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Creative Genius at 94: Here’s How!

By Shlomo Maital

John Goodenough and his team at University of Texas (Austin) “have just set the tech industry abuzz with his blazing creativity”, writes Pagan Kennedy, in the New York Times.   “He and his team filed a patent application on a new kind of battery that, if it works, as promised, would be so cheap, lightweight and safe that it would revolutionize electric cars and kill off petroleum-fueled vehicles.”

   This is not Goodenough’s first invention. At age 57 he co-invented the lithium-ion battery that shrank power into a tiny package; such batteries now exist in nearly all devices at home and at work.

     OK – another genius. Nice. But what is unusual about Goodenough???

     His age.

       He is 94 years old.

       I often speak to groups of senior citizens, and tell them to restart their creative brains… reject the idea that you have no ideas under gray hair. It’s false!!   I know a Technion colleague who invented an amazing cure for cancer after age 70.  

       Here is what Goodenough says:   He started in physics, meandered through different fields, picking up clues as he went along. He hopped sideways into chemistry and materials science, keeping his eyes on social nad political trends. “You have to draw on a fair amount of experience in order to be able to put ideas together”, he notes.

     PUT IDEAS TOGETHER!   That is creativity. And who can do it better than 94 year olds, who have seen and learned so much about life?

       Thanks John! I’m 74. So maybe in two decades I will still have ideas….that create value.

       Remember the name: Goodenough. What is,   was not good enough for Goodenough. Even at 94.


Innovator – Ask Dumb Questions!

By Shlomo Maital

 dumb questions

   How can one person change the world?   By asking dumb questions.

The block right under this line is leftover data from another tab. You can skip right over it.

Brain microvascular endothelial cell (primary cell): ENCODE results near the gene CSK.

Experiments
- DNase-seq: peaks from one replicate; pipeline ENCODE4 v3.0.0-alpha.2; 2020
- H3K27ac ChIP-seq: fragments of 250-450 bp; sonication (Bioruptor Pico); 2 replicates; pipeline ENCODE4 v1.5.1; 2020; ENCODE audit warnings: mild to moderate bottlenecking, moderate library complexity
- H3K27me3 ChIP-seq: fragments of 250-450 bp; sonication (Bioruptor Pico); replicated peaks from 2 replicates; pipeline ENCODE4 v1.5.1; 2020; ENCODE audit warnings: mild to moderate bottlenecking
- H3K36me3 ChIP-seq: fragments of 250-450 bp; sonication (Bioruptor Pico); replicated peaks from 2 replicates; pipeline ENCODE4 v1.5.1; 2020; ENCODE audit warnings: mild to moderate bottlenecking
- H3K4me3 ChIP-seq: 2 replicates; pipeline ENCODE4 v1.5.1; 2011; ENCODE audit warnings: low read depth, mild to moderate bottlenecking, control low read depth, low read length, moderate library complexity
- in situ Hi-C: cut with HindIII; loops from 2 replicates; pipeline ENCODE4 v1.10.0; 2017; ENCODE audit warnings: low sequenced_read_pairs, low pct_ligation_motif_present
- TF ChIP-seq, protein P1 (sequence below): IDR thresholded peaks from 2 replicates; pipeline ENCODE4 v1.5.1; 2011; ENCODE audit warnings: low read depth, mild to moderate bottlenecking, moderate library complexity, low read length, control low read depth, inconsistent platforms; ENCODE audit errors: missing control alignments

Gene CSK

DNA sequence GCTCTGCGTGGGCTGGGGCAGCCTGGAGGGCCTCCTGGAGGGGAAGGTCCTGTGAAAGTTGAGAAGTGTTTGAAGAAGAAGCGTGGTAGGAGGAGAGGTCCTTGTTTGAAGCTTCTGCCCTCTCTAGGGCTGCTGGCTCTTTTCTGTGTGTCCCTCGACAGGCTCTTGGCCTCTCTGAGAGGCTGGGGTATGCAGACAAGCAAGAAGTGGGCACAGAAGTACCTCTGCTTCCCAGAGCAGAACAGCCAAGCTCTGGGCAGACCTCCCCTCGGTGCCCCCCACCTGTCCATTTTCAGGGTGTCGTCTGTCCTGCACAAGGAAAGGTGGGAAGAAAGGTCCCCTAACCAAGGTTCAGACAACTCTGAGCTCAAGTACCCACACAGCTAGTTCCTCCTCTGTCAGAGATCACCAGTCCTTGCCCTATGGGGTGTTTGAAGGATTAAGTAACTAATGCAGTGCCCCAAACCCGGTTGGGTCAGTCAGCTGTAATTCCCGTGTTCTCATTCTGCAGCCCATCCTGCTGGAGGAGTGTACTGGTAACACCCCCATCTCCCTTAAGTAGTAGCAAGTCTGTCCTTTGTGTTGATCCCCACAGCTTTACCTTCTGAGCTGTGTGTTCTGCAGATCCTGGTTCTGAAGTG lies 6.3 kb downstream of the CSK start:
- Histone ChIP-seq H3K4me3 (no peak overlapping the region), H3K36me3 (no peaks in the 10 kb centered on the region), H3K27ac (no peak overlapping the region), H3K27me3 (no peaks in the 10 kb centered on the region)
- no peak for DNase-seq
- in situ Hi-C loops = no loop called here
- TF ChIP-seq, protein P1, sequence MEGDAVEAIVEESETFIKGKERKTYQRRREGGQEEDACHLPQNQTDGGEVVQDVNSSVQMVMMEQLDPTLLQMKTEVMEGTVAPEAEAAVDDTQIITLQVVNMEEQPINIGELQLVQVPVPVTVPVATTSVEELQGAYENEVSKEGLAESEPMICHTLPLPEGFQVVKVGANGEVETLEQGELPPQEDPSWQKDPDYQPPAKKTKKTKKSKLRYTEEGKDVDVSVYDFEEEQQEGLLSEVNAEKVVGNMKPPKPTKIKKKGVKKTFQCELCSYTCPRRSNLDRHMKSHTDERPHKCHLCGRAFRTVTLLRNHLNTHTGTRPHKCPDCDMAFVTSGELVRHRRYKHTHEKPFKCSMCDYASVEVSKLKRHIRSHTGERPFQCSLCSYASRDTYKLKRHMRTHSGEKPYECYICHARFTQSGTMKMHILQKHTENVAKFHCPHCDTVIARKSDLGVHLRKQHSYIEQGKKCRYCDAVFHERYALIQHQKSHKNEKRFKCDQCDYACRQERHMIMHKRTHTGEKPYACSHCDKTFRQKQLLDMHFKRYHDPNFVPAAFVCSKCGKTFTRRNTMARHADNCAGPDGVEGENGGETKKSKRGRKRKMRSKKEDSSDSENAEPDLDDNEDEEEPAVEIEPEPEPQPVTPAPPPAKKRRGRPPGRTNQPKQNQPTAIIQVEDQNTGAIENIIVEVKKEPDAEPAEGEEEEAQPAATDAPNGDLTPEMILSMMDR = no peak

Here is what I mean. Last week I spoke with a founder of a startup called Aquarius. All four  founders are in their 50’s… not spring chickens. Not the twenty-somethings we often picture as startup entrepreneurs. One of the other founders is a serial inventor. And one day he asked a dumb question.

   The world auto industry is enormous, selling 90 million vehicles a year, with nearly a billion vehicles on the roads today. It is a major source of pollution and global warming. Car and truck engines burn hydrocarbons, either gasoline or diesel, and heavily pollute.

     Conventional car engines have worked on the same principle for at least 130 years. Gasoline is burned in a cylinder  when combined with air, driving the piston up and down. The up-down motion is converted into rotary energy, to turn the car wheels. The conversion process loses huge amounts of energy, making the conventional internal combustion engine only 20 % efficient.

     The Aquarius founder, Shay, asked: Why? Why convert up-down piston action to rotary wheel energy?   Duh… because, like, wheels go round and round, right?   For many decades, and many billions of dollars in research, huge companies have tried to improve car engines, without asking that dumb question. It’s obvious. Because wheels are round, you need rotary energy.

     Shay said, wait. Let’s lengthen the piston, and use its action to charge a battery. Then let’s send the electric energy to two electric motors attached to each of the front wheels.  No rotary conversion. No loss of energy.

     Result: 40% engine efficiency.   40%!!! Fuel saving. Plus, the key fact, far far less pollution, because by increasing air intake of the cylinder, the fuel is burned far more efficiently.     The whole engine is only 500 cc’s, about enough for a Fiat 500,   yet it is powerful enough to drive a larger vehicle. The engine generates an enormous 34 kilowatts of power, more than twice the power generated, for instance, by my Toyota Auris hybrid, (which I love, and which is wonderfully fuel efficient), which has an enormous heavy battery and generates only 14 kilowatts.   The Aquarius battery is very small, because there is no need to store electricity, it gets delivered immediately to the wheels. 

   Management consultant Peter Drucker once wrote a powerful article in Harvard Business Review, in which he challenged managers to challenge all their basic sacred cow assumptions. This is harder than you think.    We are often not aware of the things we believe are true, that in fact should and must be challenged. Drucker has a checklist that helps us run down all our assumptions and smash every single one, in search of a way to change the world.

   Remember the name. Aquarius. Will we live in the Age of Aquarius in the coming years? Stay tuned.


Blog entries written by Prof. Shlomo Maital

Shlomo Maital